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News stories tagged with "senior-citizens"

New Medicare Plan Worries

The new prescription drug plan from Medicare means big changes in the way senior citizens and people with disabilities pay for drugs. Medicare administrator Dr. Mark McClellan says the plan will save members an average of $1300 a year. There are lots of numbers floating around, and that's just the start of confusion that has advocates for the elderly and disabled very worried. The plan is available through private insurance companies. Details won't be available till October. People can't sign up for the new plan till November. They'll have till next May to enroll. There's already a full-court press to get the word out. Martha Foley talked with Sheryl Stone of the St. Lawrence County Office for the Aging, and Carlton Doane, a volunteer helping with public education.  Go to full article
Mayor Ruth Garner
Mayor Ruth Garner

Potsdam Mayor Garner to Step Down

One of the nation's oldest office-holders will step down this fall. Potsdam village mayor Ruth Garner says she won't run for re-election. Instead, she'll seek a seat on the village board. David Sommerstein reports.  Go to full article

Commentary: Disabled, or "Just Older"?

Jeff Reifensnyder, of the Massena Independent Living Center, thinks dropping the distinction could benefit senior citizens,and the disabled community.  Go to full article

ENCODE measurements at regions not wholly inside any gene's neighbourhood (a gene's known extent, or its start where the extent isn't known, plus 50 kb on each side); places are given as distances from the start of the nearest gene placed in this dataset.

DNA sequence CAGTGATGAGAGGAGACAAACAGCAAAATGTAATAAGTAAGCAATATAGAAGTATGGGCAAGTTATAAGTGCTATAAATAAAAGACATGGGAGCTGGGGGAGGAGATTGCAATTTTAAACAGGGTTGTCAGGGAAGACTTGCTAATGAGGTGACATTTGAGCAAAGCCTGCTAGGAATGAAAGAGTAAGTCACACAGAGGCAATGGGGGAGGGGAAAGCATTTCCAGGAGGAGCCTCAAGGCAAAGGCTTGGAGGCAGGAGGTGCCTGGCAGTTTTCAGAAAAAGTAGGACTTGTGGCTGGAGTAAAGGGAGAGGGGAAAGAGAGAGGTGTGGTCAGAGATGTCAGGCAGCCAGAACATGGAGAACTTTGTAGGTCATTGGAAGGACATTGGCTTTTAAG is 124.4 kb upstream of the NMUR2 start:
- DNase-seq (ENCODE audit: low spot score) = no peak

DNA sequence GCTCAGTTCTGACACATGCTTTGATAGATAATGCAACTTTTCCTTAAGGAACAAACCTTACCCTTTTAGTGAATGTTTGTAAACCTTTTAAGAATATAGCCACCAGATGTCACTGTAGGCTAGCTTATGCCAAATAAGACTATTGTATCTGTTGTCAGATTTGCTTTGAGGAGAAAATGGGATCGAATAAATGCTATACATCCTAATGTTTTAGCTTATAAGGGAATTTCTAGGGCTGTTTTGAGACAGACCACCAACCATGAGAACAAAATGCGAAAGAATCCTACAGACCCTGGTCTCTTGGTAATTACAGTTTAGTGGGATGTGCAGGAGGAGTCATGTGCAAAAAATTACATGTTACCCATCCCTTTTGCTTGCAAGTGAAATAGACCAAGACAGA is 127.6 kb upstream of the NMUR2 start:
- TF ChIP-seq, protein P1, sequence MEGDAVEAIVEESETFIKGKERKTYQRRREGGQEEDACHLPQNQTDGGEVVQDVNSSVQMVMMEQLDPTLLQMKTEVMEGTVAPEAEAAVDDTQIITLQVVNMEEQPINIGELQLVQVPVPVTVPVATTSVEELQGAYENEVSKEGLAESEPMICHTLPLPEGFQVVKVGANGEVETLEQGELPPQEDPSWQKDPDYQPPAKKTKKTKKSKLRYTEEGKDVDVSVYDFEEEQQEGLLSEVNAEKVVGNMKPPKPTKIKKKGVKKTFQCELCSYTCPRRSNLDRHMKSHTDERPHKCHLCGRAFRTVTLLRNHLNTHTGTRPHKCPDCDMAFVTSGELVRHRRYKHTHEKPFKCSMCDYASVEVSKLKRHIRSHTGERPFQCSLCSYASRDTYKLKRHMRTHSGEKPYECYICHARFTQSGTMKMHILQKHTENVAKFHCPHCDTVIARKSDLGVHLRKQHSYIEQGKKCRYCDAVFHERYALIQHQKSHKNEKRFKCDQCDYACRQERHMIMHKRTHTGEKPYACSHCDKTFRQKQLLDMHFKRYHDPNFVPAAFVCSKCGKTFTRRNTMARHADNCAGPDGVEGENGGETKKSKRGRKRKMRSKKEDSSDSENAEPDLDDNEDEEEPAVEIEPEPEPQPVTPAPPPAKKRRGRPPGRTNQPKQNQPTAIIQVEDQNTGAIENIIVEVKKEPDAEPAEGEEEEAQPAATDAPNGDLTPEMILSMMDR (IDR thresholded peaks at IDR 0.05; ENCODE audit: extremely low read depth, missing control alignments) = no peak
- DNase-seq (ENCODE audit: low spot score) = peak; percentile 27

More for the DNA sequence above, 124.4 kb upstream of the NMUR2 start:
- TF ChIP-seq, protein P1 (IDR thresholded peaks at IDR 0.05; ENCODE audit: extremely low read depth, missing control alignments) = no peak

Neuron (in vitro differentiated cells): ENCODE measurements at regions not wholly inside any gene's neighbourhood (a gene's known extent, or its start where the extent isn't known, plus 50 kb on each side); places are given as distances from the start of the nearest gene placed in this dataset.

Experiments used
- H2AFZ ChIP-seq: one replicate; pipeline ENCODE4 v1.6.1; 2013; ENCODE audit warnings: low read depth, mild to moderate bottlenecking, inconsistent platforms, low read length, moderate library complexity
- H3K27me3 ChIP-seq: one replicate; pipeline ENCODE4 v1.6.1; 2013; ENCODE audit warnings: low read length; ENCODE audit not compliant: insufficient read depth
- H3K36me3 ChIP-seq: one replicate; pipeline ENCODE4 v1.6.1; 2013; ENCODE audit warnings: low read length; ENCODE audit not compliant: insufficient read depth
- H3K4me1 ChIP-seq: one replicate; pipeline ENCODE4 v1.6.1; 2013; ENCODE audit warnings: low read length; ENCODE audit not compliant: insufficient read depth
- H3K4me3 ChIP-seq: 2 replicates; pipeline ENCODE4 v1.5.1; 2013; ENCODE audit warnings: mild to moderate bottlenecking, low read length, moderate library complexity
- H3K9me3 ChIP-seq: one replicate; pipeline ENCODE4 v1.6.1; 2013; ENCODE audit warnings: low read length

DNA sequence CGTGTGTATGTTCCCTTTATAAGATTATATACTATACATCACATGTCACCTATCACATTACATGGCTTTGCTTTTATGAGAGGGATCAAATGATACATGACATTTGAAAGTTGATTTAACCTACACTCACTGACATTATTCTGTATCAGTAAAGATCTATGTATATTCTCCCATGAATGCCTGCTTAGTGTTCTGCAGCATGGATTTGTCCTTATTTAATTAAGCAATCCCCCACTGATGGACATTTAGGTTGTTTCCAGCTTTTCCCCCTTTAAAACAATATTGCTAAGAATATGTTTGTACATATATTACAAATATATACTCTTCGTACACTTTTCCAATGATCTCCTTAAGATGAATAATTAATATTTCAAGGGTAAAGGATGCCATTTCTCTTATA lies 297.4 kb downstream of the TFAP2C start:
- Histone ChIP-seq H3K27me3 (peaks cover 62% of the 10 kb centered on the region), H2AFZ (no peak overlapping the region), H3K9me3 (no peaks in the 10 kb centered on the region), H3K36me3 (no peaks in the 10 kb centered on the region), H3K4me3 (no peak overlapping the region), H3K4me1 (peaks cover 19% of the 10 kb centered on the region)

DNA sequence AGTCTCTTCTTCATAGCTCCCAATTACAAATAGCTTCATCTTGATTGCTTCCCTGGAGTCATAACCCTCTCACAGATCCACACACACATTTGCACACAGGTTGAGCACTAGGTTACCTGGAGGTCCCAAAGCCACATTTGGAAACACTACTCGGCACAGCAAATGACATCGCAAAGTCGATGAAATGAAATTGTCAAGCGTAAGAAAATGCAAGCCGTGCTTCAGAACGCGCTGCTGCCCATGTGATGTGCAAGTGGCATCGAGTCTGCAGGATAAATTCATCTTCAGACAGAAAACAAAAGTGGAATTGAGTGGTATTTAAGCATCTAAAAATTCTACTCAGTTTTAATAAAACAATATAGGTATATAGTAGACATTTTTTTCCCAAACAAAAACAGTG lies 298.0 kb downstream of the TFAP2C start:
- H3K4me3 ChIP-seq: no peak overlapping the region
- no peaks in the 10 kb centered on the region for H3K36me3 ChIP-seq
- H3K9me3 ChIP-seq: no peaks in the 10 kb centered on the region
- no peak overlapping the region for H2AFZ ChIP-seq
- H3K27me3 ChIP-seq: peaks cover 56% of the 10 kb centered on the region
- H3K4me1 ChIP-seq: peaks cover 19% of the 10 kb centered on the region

Shifting Career Gears in Mid-Life

Many former Ethan Allen employees worked most or all of their careers at the facility. For people in mid-career, transitioning to a new job, perhaps to a completely different line of work, can be very difficult. Frank Kirkey specializes in helping people 55 and older find employment. He's a field operations assistant with Experience Works Incorporated, based in Jefferson and Lewis Counties. He spoke with David Sommerstein. Kirkey says the hardest part of shifting careers is changing a person's mindset.  Go to full article
North Country seniors give Glaxo the "Tums Down" in Potsdam.
North Country seniors give Glaxo the "Tums Down" in Potsdam.

NY Seniors Want Cheaper Drugs, Boycott Glaxo

As the cost of prescription drugs skyrockets, senior citizens who need them to survive are increasingly looking North. The Canadian International Pharmacy Association estimates more than a million Americans bought their drugs in Canada last year. They can cost a third the price of the same drug sold in the U.S. The U.S. Food and Drug Administration is vowing to crack down on the practice. One of the world's largest pharmaceutical companies, GlaxoSmithKline, has stopped selling to Canadian pharmacies that do business with Americans. In response, senior citizen groups across the country are boycotting some of Glaxo's products. David Sommerstein reports on one such protest in Potsdam.  Go to full article

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